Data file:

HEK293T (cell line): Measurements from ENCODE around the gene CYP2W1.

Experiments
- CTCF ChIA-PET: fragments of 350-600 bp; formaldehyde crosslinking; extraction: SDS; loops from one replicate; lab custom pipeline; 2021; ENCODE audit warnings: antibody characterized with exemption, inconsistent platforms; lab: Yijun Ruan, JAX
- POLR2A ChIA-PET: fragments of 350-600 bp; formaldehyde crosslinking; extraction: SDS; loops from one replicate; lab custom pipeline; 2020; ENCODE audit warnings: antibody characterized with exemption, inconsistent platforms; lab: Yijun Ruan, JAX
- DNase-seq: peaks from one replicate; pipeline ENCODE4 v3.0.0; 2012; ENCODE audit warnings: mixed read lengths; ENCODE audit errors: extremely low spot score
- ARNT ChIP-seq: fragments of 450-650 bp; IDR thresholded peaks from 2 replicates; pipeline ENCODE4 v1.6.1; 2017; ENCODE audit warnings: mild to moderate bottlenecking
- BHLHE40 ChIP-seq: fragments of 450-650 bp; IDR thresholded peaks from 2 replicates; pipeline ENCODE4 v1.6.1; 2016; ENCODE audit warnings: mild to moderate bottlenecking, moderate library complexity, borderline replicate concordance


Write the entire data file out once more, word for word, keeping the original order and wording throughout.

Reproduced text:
HEK293T (cell line): Measurements from ENCODE around the gene CYP2W1.

Experiments
- CTCF ChIA-PET: fragments of 350-600 bp; formaldehyde crosslinking; extraction: SDS; loops from one replicate; lab custom pipeline; 2021; ENCODE audit warnings: antibody characterized with exemption, inconsistent platforms; lab: Yijun Ruan, JAX
- POLR2A ChIA-PET: fragments of 350-600 bp; formaldehyde crosslinking; extraction: SDS; loops from one replicate; lab custom pipeline; 2020; ENCODE audit warnings: antibody characterized with exemption, inconsistent platforms; lab: Yijun Ruan, JAX
- DNase-seq: peaks from one replicate; pipeline ENCODE4 v3.0.0; 2012; ENCODE audit warnings: mixed read lengths; ENCODE audit errors: extremely low spot score
- ARNT ChIP-seq: fragments of 450-650 bp; IDR thresholded peaks from 2 replicates; pipeline ENCODE4 v1.6.1; 2017; ENCODE audit warnings: mild to moderate bottlenecking
- BHLHE40 ChIP-seq: fragments of 450-650 bp; IDR thresholded peaks from 2 replicates; pipeline ENCODE4 v1.6.1; 2016; ENCODE audit warnings: mild to moderate bottlenecking, moderate library complexity, borderline replicate concordance